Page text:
Western Biological Laboratory


The front of Doc's lab..

   Western Biological was right across the street and facing the vacant lot. Lee Chong's grocery was on its catty-corner right and Dora's Bear Flag Restaurant was on its catty-corner left. Western Biological deals in strange and beautiful wares. It sells the lovely animals of the sea, the sponges, tunicates, anemones, the stars and buttlestars, and sun stars, the bivalves, barnacles, the worm and shells, the fabulous and multiform little brothers, the living moving flowers of the sea, nudibranchs and tectibranchs, the spiked and nobbed and needy urchins, the crabs and demi-crabs, the little dragoons, the snapping shrimps, and ghost shrimps so transparent that they hardly throw a shadow. And Western Biological sells bugs and snails and spiders, and rattlesnakes, and rats, and honey bees and gila monsters. These are all for sale. Then there are little unborn humans, some whole and others sliced thin and mounted on slides. And for students there are sharks with the blood drained out and yellow and blue colour substituted in veins and arteries, so that you may follow the systems with a scalpel. And there are cats with coloured veins and arteries, and frogs the same. You can order anything living from Western Biological and sooner or later you will get it.
   It is a low building facing the street. The basement is the store-room with shelves, shelves clear to the ceiling, loaded with jars of preserved animals. And in the basement is a sink and instrument for embalming and for injecting. Then you go through the backyard to a covered shed on piles over the ocean and here are the tanks for the larger animals, the sharks and rays and octopi, each in their concrete tanks. There is a stairway up the front of the building and a door that opens into an office where there is a desk piled high with unopened mail, filing cabinets, and a safe with the door propped open. Once the safe got locked by mistake and no one knew the combination. And in the safe was an open can of sardines and a piece of Roquefort cheese. Before the combination could be sent by the maker of the lock, there was trouble in the safe. It was then that Doc devised a method for getting revenge on a bank if anyone should ever want to. "Rent a safety-deposit box," he said, "then deposit in it one whole fresh salmon and go away for six months." After the trouble with the safe, it was not permitted to keep food there any more. It is kept in the filing cabinets. Behind the office is a room where in aquaria are many living animals; there are also the microscopes and the slides and the drug cabinets, the cases of laboratory glass, the work benches and little motors, the chemicals. From this room comes smells--formaline, and dry starfish, and sea water and menthol, carbolic acid and acetic acid, smell of brown wrapping-paper and straw and rope, smell of chloroform and ether, smell of ozone from the motors, smell of fine steel and thin lubricant from the microscopes, smell of banana oil and rubber tubing, smell of drying wool socks and boots, sharp pungent smell of rattlesnakes, and musty frightening smell of rats. And through the back door comes the smell of kelp and barnacles when the tide is out and the smell of salt and spray when the tide is in.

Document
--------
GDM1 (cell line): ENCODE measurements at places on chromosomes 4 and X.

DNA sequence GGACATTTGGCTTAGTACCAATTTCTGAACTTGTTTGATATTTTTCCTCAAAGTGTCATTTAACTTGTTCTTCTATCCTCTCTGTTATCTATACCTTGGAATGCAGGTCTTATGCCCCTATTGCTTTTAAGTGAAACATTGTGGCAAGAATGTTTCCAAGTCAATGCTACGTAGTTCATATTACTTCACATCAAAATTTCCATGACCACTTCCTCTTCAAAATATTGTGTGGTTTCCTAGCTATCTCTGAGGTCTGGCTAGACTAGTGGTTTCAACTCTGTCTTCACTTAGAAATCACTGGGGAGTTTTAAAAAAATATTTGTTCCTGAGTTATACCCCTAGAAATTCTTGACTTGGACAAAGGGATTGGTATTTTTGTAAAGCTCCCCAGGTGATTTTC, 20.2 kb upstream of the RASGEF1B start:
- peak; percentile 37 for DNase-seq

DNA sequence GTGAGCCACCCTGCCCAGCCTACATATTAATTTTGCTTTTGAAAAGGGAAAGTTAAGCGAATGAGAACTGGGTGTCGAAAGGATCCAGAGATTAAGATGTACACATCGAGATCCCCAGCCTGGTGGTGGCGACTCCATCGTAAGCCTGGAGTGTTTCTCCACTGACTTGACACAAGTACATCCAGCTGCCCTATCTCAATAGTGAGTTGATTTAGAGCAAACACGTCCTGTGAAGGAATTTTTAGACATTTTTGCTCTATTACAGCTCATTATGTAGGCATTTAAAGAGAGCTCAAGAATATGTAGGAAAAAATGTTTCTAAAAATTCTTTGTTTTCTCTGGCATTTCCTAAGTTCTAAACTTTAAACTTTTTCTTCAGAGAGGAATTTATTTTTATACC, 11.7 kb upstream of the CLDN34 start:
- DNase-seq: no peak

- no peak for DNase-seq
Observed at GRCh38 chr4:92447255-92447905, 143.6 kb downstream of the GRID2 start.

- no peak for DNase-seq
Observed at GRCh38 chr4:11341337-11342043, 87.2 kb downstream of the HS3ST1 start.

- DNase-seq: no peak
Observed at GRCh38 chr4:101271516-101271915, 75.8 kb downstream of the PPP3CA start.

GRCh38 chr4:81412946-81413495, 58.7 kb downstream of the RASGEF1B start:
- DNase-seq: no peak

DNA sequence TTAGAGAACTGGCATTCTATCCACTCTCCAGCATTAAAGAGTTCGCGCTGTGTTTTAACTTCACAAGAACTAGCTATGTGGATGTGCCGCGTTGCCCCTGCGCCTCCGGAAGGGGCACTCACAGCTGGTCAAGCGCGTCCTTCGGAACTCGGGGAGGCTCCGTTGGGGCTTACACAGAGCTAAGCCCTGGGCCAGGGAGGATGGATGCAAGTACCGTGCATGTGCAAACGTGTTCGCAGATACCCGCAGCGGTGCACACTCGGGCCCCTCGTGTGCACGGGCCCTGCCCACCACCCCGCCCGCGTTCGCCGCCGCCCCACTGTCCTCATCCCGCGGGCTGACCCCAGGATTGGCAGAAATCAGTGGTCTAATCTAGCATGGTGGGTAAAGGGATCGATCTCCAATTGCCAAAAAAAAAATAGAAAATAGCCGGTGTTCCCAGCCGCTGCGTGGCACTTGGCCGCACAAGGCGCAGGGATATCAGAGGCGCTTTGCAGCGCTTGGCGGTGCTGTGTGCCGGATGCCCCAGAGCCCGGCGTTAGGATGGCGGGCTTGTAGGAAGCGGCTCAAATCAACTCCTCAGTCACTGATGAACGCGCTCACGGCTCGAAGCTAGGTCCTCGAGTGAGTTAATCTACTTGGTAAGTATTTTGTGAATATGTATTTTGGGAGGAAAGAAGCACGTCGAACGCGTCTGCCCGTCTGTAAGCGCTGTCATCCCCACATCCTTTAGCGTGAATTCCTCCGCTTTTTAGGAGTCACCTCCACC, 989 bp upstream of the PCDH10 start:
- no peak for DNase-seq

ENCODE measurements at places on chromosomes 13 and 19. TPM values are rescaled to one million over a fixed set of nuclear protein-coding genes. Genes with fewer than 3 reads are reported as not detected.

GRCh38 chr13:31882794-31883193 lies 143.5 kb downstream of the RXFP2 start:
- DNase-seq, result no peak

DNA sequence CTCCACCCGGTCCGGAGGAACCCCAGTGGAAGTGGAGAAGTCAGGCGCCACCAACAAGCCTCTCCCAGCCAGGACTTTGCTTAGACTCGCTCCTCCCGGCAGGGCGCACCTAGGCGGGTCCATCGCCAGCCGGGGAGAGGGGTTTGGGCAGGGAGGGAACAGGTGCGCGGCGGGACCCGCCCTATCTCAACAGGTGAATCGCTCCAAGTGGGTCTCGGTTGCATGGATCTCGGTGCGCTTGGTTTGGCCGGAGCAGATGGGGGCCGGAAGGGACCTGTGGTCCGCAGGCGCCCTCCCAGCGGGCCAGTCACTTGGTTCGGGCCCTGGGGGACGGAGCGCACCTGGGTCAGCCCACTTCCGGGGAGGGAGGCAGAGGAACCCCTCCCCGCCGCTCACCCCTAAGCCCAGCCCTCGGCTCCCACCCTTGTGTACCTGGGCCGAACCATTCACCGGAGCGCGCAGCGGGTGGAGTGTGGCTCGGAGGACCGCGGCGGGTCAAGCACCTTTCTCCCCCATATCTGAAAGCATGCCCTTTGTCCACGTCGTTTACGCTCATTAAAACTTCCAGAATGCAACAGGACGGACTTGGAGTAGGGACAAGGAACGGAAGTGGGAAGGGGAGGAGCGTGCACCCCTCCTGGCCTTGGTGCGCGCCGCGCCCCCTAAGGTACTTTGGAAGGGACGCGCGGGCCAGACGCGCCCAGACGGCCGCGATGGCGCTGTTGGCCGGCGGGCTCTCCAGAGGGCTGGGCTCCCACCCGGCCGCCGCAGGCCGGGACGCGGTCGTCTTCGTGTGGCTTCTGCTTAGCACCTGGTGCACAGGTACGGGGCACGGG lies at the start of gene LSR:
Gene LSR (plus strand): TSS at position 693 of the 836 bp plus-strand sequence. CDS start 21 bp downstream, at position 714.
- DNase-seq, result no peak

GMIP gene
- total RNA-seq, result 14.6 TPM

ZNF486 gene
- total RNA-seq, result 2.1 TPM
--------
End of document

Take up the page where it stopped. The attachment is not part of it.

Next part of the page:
To the left the office opens into a library. The walls are bookcases to the ceiling, boxes of pamphlets and separates, books of all kinds , dictionaries, encyclopaedias, poetry, plays. A great phonograph stands against the wall with hundreds of records lined up beside it. Under the window is a redwood bed and on the walls and to the bookcases are pinned reproductions of Daumiers, and Graham, Titian, and Leonardo and Picasso, Dali and George Grosz, pinned here and there at eye level, so that you can look at them if you want to. There are chairs and benches in this little room and of course the bed. As many as forty people have been here at one time.

Chapter V of "Cannery Row"




This is the logo that Ed Ricketts ("Doc") designed for Pacific Biological Laboratories.




  I used the laboratory in a book called "Cannery Row". I took it to him in typescript to see whether he would resent it and to offer to make any changes he would suggest. He read it through carefully, smiling, and when he had finished he said, "Let it go that way. It is written in kindness. Such a thing can't be bad."
   But it was bad in several ways neither of us foresaw. As the book began to be read, tourists began coming to the laboratory, first a few and then in droves. People stopped their cars and stared at Ed with that glassy look that is used on movie stars. Hundreds of people came into the lab to ask questions and peer around.It became a nuisance to him. But in a way he liked it too. For as he said, "Some of the callers were women and some of the women were very nice looking." However, he was glad when the little flurry of publicity or notoriety was over.

"About Ed Ricketts" from "The Log from the Sea of Cortez"

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